This is a short film of David Foster Wallace's 2005 commencement speech at Kenyon College. At least watch the first 30 seconds.

Watching this film made me wonder, "Wait, why aren't more speeches or essays made into films?" Most essays don't have enough images - enough things. Without things, you have no images. Without images, you have no film.

If students aren't writing essays about things, then what are they writing about? They're writing about thoughts. Thoughts might be adjectives (frightening, grateful, overwhelmed!) or concepts (leadership, justice, respect!). Whatever the case, these abstract thoughts share a common flaw: invisibility. I have no idea what a thought looks like.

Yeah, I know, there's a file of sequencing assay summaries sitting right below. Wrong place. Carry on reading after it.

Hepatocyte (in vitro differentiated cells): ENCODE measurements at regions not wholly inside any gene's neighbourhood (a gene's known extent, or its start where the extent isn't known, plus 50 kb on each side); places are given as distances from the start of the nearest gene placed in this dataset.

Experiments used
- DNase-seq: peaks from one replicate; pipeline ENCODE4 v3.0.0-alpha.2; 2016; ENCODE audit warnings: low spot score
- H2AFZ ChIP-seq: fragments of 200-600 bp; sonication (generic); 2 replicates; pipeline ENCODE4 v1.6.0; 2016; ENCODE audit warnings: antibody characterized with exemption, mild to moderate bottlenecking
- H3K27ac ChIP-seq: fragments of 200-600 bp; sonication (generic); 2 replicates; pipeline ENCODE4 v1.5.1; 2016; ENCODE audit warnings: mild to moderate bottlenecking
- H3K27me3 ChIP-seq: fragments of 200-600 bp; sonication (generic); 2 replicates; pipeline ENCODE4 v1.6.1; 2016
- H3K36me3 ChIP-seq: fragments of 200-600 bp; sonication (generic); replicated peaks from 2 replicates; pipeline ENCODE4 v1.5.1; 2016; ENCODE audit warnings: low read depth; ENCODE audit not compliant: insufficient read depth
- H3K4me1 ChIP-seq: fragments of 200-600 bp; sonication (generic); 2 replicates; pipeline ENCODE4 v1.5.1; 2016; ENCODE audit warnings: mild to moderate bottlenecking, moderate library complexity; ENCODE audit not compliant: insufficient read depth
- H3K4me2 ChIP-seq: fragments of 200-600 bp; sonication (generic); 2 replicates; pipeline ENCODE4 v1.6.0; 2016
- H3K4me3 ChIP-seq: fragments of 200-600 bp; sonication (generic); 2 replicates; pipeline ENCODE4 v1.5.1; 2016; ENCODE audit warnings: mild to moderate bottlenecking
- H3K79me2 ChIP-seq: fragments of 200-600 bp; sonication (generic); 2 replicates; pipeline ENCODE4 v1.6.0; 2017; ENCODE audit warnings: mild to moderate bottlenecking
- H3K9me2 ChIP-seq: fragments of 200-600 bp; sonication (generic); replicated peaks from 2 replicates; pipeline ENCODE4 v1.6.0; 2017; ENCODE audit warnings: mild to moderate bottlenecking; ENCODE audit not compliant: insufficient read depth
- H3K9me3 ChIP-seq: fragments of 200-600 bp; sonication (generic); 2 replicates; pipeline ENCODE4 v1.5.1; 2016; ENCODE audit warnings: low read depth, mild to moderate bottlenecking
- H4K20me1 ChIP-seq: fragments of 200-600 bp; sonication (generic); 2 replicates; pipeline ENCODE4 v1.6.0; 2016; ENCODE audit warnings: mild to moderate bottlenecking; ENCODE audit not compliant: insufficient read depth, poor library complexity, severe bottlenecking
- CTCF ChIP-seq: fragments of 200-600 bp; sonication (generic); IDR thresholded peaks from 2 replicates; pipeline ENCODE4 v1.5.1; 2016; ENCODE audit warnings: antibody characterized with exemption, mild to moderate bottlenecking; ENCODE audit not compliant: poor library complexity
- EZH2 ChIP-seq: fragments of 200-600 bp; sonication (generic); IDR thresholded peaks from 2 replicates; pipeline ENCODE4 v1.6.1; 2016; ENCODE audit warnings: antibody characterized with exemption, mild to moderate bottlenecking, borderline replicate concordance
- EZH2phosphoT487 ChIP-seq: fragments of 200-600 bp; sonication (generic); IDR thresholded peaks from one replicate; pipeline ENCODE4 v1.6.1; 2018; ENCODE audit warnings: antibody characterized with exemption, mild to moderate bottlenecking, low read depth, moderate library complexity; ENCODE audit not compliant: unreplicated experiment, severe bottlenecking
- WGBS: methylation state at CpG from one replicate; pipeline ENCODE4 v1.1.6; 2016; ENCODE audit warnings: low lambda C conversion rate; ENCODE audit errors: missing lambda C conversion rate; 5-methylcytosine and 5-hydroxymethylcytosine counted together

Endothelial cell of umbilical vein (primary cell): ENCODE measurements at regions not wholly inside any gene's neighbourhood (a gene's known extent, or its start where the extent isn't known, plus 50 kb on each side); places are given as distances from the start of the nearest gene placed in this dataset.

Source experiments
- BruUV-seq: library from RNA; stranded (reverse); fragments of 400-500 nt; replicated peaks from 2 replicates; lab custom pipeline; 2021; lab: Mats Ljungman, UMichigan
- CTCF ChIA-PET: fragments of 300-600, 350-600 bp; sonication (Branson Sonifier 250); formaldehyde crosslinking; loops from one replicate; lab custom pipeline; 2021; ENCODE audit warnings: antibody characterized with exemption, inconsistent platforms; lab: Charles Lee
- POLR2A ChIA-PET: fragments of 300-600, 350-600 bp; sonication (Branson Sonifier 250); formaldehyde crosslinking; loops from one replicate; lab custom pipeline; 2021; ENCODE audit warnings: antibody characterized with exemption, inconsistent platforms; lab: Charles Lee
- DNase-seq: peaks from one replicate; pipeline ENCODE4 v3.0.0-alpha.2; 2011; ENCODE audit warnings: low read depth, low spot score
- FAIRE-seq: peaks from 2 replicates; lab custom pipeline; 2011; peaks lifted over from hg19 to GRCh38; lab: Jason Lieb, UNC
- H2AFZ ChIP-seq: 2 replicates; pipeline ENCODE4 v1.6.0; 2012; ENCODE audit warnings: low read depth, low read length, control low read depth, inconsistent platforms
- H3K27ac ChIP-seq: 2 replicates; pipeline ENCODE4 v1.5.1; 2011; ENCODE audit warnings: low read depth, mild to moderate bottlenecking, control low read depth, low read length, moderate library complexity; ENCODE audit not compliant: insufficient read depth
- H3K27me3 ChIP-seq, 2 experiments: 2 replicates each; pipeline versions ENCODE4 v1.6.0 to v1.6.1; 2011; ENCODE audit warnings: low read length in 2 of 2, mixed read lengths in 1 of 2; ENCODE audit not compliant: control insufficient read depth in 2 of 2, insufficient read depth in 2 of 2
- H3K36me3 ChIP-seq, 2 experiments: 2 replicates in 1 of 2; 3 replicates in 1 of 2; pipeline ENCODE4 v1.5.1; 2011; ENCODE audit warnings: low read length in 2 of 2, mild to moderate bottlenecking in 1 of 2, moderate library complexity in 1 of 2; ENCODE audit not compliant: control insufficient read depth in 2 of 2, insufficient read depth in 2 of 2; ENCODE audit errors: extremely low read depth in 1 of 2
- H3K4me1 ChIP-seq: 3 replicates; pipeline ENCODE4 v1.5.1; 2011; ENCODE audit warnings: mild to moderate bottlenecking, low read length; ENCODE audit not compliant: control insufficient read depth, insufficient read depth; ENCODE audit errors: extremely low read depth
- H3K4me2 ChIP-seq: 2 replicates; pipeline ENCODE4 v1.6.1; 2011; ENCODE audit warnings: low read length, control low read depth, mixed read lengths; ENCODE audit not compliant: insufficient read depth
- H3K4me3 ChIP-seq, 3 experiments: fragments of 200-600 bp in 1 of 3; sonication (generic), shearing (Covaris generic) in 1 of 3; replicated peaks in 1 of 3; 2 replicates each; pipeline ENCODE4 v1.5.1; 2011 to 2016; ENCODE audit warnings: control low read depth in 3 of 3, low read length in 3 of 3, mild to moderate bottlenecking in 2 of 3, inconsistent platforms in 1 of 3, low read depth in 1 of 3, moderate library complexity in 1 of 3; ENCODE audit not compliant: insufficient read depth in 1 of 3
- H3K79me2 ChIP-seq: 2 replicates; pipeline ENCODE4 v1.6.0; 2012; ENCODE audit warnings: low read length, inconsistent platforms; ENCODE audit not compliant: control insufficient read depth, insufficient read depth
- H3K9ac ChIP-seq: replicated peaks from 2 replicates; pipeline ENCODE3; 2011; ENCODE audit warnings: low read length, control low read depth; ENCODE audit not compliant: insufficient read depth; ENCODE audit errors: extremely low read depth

Yes, I know, your essay must have some thoughts. It just can't be only thoughts. Tether your thoughts with things. Think of your essay as a kite. The sail is your profound thoughts about your topic. The line is the things that are the images for your topic.

If you've ever flown a kite, you know you need tension between sail and line to fly it where you want it to go. And to write an essay that stands out, you need to explore the interplay between thoughts and things. Writing an essay with all thoughts and no things is like cutting the line to your kite, setting it adrift on the wind. When you write about both thoughts and things, however, you create images that distinguish you from your fellow applicants who have written invisible thought essays.

By all means, write your deep thoughts. But don't forget your things!


Jon Perkins holds a B.A. in English from Stanford University and a J.D. from Harvard Law School. He helps students with their college, law school, and medical school applications.